Until Marina del Rey and King Harbor were completed in the early 1960‘s there was little moorage available for sailboatsso there was little racing. Back then the Santa Monica Yacht Harbor was behind the now demolished breakwater off the Santa Monica Pier. South Coast Corinthian Yacht Club was represented there as was one of the original ‘Snipe’ one-design fleets (they launched from their trailers on the pier with the hoist used to off load commercial fishing boats.) When the two marinas opened, yacht clubs began to form and the foundations of a vital boating area were laid.
Click on the Year Book of 1968 picture to view it:
Yacht racing requires lots of support: from the buoys anchored in the water, to the Race Committee boat that signals the races’ starts and records the racer’s finish times, to the yacht club that organizes the race and hosts the festivities after, and to the group empowered to create handicap rating systems – yacht racing requires many supporting institutions.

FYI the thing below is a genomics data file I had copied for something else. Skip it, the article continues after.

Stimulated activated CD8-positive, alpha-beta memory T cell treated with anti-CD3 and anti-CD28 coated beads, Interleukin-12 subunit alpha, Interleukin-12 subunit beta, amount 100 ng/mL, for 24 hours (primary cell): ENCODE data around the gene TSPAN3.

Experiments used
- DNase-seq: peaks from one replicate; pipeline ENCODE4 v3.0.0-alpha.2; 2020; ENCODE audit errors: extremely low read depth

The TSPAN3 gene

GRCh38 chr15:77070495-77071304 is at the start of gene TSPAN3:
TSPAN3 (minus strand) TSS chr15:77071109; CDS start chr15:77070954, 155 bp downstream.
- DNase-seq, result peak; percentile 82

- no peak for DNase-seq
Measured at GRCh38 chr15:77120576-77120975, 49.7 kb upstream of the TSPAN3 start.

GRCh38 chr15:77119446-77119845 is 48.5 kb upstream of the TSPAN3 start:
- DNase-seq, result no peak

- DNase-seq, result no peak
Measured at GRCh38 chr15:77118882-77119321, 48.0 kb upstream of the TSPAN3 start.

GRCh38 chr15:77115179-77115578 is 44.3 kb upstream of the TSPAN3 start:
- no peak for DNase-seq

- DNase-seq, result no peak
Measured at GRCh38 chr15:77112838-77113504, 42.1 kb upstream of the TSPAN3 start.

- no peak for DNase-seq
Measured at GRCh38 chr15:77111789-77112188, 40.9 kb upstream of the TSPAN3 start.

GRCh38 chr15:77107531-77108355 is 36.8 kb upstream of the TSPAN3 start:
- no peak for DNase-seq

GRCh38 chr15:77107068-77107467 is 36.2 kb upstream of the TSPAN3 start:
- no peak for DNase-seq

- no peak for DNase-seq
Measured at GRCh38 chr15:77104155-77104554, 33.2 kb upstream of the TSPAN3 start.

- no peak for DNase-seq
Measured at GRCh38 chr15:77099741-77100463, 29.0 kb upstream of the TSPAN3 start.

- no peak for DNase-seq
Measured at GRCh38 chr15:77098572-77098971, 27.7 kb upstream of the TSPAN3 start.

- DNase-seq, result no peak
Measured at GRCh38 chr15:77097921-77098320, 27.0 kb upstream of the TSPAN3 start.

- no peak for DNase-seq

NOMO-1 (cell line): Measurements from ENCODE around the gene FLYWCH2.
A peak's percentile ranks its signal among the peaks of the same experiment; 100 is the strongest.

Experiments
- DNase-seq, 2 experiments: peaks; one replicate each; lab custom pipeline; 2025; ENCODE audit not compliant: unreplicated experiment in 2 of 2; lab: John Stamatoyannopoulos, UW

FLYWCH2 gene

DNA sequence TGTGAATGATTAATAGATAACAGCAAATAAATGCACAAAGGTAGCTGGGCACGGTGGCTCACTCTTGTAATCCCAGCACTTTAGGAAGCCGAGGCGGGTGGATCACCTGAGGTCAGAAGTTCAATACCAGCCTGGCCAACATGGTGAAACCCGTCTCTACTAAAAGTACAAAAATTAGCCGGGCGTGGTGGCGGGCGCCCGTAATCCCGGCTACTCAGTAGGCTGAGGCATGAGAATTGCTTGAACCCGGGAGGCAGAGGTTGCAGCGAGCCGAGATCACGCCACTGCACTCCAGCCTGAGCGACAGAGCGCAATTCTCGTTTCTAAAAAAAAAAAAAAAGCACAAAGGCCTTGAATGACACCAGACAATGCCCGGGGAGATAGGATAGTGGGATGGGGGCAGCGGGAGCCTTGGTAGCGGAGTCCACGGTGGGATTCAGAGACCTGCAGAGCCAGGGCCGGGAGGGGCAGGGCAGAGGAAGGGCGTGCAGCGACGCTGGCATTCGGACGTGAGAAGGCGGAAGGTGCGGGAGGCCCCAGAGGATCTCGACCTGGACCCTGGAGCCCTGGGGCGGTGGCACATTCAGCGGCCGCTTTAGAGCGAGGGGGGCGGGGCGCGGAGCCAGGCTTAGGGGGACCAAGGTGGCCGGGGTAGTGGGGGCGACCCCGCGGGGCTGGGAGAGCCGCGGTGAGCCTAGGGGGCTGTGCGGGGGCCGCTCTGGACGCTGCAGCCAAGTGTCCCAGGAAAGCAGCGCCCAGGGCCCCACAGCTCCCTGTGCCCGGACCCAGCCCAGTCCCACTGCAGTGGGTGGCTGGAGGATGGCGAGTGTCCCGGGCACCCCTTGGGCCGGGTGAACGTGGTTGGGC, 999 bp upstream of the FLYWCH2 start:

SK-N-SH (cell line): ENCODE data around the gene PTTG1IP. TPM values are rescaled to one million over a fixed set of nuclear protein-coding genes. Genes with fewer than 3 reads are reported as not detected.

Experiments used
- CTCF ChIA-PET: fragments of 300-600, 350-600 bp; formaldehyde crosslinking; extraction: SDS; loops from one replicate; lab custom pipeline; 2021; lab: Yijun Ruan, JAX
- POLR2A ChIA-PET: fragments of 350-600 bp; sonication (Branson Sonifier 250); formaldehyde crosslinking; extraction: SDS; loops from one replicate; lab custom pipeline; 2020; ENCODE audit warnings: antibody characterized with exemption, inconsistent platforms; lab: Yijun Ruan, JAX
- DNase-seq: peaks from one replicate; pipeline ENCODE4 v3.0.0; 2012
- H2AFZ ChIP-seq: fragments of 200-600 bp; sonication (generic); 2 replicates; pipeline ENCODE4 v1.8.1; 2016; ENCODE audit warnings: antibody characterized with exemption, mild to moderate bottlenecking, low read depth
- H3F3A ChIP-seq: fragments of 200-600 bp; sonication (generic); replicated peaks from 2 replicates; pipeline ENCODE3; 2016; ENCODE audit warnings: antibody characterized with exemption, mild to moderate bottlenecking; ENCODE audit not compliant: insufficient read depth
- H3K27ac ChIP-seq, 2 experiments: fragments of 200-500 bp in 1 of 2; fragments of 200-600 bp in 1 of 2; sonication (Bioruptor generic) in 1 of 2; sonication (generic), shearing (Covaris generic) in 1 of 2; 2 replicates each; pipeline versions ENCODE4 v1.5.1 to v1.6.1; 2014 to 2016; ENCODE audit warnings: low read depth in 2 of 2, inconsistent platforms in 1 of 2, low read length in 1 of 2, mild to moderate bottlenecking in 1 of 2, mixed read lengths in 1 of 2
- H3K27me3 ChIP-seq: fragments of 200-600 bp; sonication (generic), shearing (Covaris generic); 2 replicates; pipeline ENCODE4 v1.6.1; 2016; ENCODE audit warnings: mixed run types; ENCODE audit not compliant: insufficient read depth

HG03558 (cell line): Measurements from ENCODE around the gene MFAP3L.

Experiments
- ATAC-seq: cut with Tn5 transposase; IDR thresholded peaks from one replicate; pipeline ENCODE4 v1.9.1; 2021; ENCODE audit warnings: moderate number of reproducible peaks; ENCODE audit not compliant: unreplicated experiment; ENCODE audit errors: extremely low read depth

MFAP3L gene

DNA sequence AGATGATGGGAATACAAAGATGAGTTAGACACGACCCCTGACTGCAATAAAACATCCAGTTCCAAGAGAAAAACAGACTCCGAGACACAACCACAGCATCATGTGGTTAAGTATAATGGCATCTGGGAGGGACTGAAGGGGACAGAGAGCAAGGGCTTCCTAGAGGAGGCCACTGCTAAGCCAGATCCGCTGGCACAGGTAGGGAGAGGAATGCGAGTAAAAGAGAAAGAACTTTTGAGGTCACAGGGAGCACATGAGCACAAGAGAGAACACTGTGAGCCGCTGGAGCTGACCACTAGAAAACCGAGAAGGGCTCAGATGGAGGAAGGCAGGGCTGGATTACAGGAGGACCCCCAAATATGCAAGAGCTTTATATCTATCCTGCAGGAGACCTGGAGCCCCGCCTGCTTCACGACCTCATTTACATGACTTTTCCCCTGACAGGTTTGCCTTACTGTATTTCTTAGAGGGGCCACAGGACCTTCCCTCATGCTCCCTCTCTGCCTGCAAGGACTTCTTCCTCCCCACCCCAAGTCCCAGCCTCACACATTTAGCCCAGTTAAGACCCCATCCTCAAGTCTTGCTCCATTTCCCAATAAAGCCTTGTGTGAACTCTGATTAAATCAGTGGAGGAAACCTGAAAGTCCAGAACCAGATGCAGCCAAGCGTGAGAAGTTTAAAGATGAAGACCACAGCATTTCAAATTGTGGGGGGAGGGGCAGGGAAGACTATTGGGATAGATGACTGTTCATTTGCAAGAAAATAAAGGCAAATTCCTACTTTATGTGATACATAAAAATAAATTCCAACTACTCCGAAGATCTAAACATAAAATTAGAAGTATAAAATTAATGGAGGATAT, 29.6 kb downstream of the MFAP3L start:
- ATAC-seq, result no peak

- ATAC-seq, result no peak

The first Santa Monica Bay yacht clubs had to raise funds to construct their clubhouses, so joining a yacht club required a substantial financial commitment, and there was even a waiting list to get in line to pay those thousands of dollars. This expensive ‘buy-in’ was an especially big obstacle to the less permanent sailors in the local military and aerospace industries who would not be around to enjoy their yacht club investments for years to come.
That was the environment that led founding Commodore Mitch Dazey and a few other King Harbor sailors to start the South Bay Yacht Racing Club in 1964. Within a decade the Club moved to Marina del Rey and has supported area racing ever since.
I joined SBYRC in the mid-70’s when I moved into the area with a Ranger 26’ sailboat and a recent infection of the racing bug. My application to join my friends’ “landed” club was stuck on a waiting list, and club membership was a requirement to enter races – a reasonable rule to make sure each racer paid his share to the various organizations that supported the racing.
There followed more than a decade of rapid expansion and interest in racing sailboats, and SBYRC thrived on the influx